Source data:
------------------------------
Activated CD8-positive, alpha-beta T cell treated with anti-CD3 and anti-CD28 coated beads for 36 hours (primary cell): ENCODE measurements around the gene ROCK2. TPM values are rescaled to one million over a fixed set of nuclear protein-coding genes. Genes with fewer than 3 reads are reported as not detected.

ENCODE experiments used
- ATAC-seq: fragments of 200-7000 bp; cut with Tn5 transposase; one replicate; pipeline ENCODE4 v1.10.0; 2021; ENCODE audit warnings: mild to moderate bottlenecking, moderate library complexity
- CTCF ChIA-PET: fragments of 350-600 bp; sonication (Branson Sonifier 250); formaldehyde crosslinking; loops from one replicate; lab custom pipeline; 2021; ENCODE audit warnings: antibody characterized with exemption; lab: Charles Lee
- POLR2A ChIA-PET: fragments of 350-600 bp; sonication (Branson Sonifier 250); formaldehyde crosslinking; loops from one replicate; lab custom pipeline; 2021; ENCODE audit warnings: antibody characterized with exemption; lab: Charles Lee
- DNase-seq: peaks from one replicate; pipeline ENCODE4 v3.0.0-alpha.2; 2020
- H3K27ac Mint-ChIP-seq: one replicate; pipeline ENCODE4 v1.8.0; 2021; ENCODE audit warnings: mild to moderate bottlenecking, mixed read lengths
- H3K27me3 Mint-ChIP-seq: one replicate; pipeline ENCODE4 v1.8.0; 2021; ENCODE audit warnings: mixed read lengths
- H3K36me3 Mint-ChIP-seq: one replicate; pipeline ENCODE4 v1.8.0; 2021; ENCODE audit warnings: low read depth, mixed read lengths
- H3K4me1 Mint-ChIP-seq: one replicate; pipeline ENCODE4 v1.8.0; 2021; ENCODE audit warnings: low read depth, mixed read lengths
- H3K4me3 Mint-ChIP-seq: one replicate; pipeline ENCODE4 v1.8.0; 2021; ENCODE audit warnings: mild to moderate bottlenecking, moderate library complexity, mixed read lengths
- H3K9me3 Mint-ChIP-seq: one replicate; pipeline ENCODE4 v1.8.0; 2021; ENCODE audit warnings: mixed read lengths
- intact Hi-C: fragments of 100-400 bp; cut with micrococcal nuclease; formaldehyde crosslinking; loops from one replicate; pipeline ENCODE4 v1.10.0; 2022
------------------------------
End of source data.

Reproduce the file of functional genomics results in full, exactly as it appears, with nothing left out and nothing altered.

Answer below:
Activated CD8-positive, alpha-beta T cell treated with anti-CD3 and anti-CD28 coated beads for 36 hours (primary cell): ENCODE measurements around the gene ROCK2. TPM values are rescaled to one million over a fixed set of nuclear protein-coding genes. Genes with fewer than 3 reads are reported as not detected.

ENCODE experiments used
- ATAC-seq: fragments of 200-7000 bp; cut with Tn5 transposase; one replicate; pipeline ENCODE4 v1.10.0; 2021; ENCODE audit warnings: mild to moderate bottlenecking, moderate library complexity
- CTCF ChIA-PET: fragments of 350-600 bp; sonication (Branson Sonifier 250); formaldehyde crosslinking; loops from one replicate; lab custom pipeline; 2021; ENCODE audit warnings: antibody characterized with exemption; lab: Charles Lee
- POLR2A ChIA-PET: fragments of 350-600 bp; sonication (Branson Sonifier 250); formaldehyde crosslinking; loops from one replicate; lab custom pipeline; 2021; ENCODE audit warnings: antibody characterized with exemption; lab: Charles Lee
- DNase-seq: peaks from one replicate; pipeline ENCODE4 v3.0.0-alpha.2; 2020
- H3K27ac Mint-ChIP-seq: one replicate; pipeline ENCODE4 v1.8.0; 2021; ENCODE audit warnings: mild to moderate bottlenecking, mixed read lengths
- H3K27me3 Mint-ChIP-seq: one replicate; pipeline ENCODE4 v1.8.0; 2021; ENCODE audit warnings: mixed read lengths
- H3K36me3 Mint-ChIP-seq: one replicate; pipeline ENCODE4 v1.8.0; 2021; ENCODE audit warnings: low read depth, mixed read lengths
- H3K4me1 Mint-ChIP-seq: one replicate; pipeline ENCODE4 v1.8.0; 2021; ENCODE audit warnings: low read depth, mixed read lengths
- H3K4me3 Mint-ChIP-seq: one replicate; pipeline ENCODE4 v1.8.0; 2021; ENCODE audit warnings: mild to moderate bottlenecking, moderate library complexity, mixed read lengths
- H3K9me3 Mint-ChIP-seq: one replicate; pipeline ENCODE4 v1.8.0; 2021; ENCODE audit warnings: mixed read lengths
- intact Hi-C: fragments of 100-400 bp; cut with micrococcal nuclease; formaldehyde crosslinking; loops from one replicate; pipeline ENCODE4 v1.10.0; 2022